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Sunday, 11 January 2009

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CBís rural credit programs a success

The interest subsidy mechanism introduced by the Central Bank (CB) for rural credit programs, mainly focusing on the agricultural sector has been highly successful, the Director, Regional Development Department of the CB W.M. Karunaratne told the Sunday Observer.

With the success of the mechanism tested under earlier credit programs the CB has launched a credit scheme to promote the dairy industry in the country. The Agro Livelihood Development Loan Scheme (ALDLS) is targeted at commercial production and marketing of liquid milk.

The loan scheme was launched in April last year and it is expected to disburse Rs.500 million. The loans are issued at a concessionary interest rate of 12% while the government provides 8% interest subsidy to the banks.

If the banks achieve the targets set by the Central Bank it would provide an additional incentive interest of 3%. The banking sector is the main partner of this scheme and there are 13 state and private commercial and rural development banks engaged in the program and they use their own funds in this program, Karunaratne said.

Under the program the banks will help small and large scale dairy farmers to upgrade and modernise their farms and increase production or start new ventures. Karunaratne said that the loans are targeted at only commercial ventures and not livelihood or nutritional objectives.

The farmer should be able to show earnings of Rs. 10,000 net profit per month from the project to get the loan. To address the marketing issues in the industry the CB will extend the same credit facilities to the corporate private sector or small industries to collect milk and start value added production.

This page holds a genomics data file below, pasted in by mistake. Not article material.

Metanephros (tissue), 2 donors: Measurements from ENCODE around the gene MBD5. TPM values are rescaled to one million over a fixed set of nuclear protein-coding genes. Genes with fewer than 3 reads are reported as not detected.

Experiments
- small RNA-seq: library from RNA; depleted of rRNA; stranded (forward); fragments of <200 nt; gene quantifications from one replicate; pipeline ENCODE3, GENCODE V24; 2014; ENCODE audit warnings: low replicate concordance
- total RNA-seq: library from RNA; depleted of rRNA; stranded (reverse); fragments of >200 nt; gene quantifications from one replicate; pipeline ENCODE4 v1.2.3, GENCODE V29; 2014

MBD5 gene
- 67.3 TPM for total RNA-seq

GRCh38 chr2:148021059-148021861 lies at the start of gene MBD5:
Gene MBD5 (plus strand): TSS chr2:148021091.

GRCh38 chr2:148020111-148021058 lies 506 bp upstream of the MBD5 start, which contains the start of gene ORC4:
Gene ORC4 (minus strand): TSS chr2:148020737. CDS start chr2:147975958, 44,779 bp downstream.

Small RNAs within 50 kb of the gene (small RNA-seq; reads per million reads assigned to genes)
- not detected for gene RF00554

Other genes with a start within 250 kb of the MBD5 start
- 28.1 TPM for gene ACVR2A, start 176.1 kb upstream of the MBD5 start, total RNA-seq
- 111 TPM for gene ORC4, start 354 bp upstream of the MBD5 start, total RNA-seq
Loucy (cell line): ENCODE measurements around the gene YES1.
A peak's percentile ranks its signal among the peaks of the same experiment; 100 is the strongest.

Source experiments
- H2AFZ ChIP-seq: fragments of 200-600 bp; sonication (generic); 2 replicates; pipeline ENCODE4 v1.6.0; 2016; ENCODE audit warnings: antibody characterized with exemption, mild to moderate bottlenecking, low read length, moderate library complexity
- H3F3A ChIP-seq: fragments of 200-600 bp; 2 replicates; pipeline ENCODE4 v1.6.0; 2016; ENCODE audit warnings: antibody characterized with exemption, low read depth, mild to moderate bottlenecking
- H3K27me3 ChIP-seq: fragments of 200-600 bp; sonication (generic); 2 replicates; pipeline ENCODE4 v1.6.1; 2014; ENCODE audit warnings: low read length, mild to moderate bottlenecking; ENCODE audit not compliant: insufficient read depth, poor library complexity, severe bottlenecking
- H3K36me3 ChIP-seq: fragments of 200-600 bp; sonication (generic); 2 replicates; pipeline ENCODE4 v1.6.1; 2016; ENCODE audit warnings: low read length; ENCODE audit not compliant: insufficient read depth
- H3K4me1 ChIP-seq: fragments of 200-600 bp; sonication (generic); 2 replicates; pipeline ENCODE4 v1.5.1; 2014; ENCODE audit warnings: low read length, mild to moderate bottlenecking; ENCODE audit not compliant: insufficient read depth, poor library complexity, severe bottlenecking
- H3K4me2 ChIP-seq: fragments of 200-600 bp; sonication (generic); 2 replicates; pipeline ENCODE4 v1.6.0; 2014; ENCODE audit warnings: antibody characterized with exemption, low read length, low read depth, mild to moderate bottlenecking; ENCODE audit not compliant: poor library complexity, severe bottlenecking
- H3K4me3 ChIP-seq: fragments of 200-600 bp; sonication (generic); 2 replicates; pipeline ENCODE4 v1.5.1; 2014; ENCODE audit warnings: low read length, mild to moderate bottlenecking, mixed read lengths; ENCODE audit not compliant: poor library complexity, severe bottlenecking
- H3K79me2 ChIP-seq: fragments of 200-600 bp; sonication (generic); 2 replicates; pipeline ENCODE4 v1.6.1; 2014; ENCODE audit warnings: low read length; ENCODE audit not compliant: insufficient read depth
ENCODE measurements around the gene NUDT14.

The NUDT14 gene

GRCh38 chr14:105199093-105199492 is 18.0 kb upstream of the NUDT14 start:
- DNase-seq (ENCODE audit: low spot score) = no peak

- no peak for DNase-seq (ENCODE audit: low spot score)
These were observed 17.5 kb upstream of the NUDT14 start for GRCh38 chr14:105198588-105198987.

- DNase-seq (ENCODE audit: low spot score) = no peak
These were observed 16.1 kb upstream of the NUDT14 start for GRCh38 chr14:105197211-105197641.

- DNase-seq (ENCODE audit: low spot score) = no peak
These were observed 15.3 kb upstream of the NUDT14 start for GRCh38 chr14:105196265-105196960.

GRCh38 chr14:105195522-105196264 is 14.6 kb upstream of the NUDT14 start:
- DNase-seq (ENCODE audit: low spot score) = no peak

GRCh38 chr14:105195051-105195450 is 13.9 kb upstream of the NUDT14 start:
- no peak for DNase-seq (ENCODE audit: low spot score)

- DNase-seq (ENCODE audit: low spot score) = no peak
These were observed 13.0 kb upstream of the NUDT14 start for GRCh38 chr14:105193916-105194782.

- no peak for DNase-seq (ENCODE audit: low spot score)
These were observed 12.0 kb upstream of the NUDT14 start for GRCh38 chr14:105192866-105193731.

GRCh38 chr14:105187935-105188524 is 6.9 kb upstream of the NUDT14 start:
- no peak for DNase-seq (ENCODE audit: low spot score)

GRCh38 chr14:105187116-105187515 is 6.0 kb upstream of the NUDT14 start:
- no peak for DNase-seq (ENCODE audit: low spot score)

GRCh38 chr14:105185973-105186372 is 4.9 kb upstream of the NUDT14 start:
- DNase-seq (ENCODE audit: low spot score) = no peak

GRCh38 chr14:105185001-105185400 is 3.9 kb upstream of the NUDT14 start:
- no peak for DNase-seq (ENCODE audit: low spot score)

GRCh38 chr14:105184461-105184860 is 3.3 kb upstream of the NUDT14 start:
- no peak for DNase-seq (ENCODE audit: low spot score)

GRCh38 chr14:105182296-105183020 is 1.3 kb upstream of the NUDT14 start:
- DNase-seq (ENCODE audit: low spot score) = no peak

In 2008, 3,462 farmers and 60 industries registered to obtain loans and Karunaratne said that all of them will receive loans.

The loans total Rs. 853 million while the government will spend only Rs.42 million as an interest subsidy. The CB expects to provide loans for 15,000 farmers this year.

In addition to financial support, the Central Bank has designed an extensive system to provide technology, knowledge, veterinary care service, provide high yield milch cows, nutrition aspects and cultivation of high quality grass.

The CB provides incentives for the governmentís Veterinary Surgeons and Livelihood Development Instructors in the area, based on the achievement of the targets.

The new Comprehensive Rural Credit Scheme (NRCS), a similar loan scheme now implemented by the CB and the banking sector has released over Rs. 9 billion to farmers, traders and the processing and value added industries targeting the whole value chain of agricultural production.

The Treasury has spent around Rs.100 million as the interest subsidy under this scheme.

The NRCS has shown impressive results and today we are able to break the monopolies in the agro product markets including paddy, maize and several other cereal crops.

The market trend has changed. Earlier, after the harvesting started paddy prices started to decline. But today this trend has reversed because thousands of traders have entered into markets with the low interest credit.

 

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